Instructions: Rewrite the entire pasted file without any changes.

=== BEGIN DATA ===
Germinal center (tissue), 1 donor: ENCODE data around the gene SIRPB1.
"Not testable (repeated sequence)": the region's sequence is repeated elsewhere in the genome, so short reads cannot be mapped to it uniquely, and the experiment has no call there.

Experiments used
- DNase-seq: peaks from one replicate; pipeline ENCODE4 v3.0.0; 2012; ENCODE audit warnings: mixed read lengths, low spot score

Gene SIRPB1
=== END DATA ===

Germinal center (tissue), 1 donor: ENCODE data around the gene SIRPB1.
"Not testable (repeated sequence)": the region's sequence is repeated elsewhere in the genome, so short reads cannot be mapped to it uniquely, and the experiment has no call there.

Experiments used
- DNase-seq: peaks from one replicate; pipeline ENCODE4 v3.0.0; 2012; ENCODE audit warnings: mixed read lengths, low spot score

Gene SIRPB1